Femoroacetabular impingement in professional ice hockey players: a case series of 5 athletes after open surgical decompression of the hip.Am J Sports Med. 2007 Nov; 35(11):1955-9.AJ
Femoroacetabular impingement of the hip joint has been identified as a major cause for hip pain in athletes. Surgical open decompression of the hip has historically been proposed as the first treatment of choice. Functional outcomes in athletes after this procedure are unknown.
To describe the functional and sport-related outcome 2 years after open surgical hip decompression in a group of young professional ice hockey players suffering from cam femoroacetabular impingement.
Case series; Level of evidence, 4.
Five young professional ice hockey players (mean age, 21.4 y at follow-up) who suffered from cam femoroacetabular impingement were treated with open surgical decompression of the hip. The operation was performed by the same surgeon, and all athletes followed the same rehabilitation guidelines. Mean follow-up time was 2.7 years. Outcome measures were recorded as time to regain symmetrical hip rotation, regain preoperative core/hip muscle strength, return to team practice, and play at competitive level.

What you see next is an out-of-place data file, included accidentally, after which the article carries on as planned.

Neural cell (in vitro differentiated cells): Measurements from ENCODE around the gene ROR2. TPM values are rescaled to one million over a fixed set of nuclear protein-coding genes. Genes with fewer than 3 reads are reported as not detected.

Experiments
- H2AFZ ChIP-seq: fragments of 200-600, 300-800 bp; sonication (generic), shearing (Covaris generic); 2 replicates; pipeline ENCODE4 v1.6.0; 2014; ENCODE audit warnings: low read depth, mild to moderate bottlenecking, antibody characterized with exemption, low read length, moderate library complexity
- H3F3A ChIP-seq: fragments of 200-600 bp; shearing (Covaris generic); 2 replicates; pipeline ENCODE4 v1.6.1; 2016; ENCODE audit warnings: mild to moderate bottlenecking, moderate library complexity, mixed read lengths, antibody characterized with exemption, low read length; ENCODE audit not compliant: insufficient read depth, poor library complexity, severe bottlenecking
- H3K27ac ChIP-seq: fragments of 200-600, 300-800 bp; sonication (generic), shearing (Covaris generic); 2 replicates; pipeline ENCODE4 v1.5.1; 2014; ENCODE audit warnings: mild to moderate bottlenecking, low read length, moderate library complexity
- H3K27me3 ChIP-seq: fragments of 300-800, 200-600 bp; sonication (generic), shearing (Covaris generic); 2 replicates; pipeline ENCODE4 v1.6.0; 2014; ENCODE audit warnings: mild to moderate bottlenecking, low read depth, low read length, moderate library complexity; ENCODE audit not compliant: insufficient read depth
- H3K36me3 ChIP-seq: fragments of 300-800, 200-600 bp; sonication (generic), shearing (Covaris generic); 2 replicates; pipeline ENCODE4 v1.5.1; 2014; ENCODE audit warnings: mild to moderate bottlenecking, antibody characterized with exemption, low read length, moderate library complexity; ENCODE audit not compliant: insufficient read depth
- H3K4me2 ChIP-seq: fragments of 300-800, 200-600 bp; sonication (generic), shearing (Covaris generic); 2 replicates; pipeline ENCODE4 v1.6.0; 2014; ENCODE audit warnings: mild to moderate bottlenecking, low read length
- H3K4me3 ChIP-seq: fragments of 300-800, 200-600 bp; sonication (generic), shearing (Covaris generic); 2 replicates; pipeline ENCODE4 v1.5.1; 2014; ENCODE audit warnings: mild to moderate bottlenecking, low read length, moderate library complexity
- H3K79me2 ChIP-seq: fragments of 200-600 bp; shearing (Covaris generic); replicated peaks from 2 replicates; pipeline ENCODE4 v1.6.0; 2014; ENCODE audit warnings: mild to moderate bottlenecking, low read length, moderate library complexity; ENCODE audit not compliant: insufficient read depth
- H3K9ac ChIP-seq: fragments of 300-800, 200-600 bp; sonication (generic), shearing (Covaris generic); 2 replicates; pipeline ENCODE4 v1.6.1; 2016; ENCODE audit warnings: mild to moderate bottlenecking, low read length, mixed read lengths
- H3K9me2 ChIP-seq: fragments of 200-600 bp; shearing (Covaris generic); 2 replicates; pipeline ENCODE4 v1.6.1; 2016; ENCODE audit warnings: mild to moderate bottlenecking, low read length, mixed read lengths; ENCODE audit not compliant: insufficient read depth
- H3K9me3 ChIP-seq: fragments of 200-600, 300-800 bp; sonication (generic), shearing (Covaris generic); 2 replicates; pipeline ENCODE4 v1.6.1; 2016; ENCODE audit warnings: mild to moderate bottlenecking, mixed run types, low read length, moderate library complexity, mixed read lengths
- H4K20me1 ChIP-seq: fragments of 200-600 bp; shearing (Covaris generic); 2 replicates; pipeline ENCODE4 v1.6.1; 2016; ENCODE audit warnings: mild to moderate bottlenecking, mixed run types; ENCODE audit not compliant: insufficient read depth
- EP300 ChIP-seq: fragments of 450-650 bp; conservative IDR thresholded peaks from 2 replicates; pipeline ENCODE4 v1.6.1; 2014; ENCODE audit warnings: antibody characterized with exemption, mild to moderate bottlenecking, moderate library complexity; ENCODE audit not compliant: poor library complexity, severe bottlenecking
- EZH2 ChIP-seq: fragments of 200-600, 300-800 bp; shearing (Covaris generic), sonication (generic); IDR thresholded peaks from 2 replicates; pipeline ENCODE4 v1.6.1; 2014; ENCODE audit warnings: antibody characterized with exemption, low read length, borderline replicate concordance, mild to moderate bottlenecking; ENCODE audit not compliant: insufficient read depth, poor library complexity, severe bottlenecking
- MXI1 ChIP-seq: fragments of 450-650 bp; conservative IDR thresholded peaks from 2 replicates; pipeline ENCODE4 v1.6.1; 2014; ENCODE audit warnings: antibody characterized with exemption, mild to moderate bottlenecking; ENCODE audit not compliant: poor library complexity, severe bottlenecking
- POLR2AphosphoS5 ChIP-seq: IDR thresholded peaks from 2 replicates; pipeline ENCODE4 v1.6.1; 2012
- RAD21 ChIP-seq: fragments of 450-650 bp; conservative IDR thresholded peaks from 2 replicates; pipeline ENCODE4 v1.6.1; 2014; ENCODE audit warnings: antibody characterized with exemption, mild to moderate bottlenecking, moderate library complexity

Hip rotation range of motion was regained by a mean 10.3 weeks. Core and hip strength values reached preoperative levels by a mean 7.8 months. Return to unrestricted team practice with the ice hockey team was achieved by a mean 6.7 months, and athletes were able to play their first competitive game after a mean 9.6 months. Three athletes were able to perform again at the highest level and in international competitions. Two athletes had to return to minor league ice hockey.
Return to high-level ice hockey after open surgical decompression of the hip was possible in this series of 5 consecutive cases.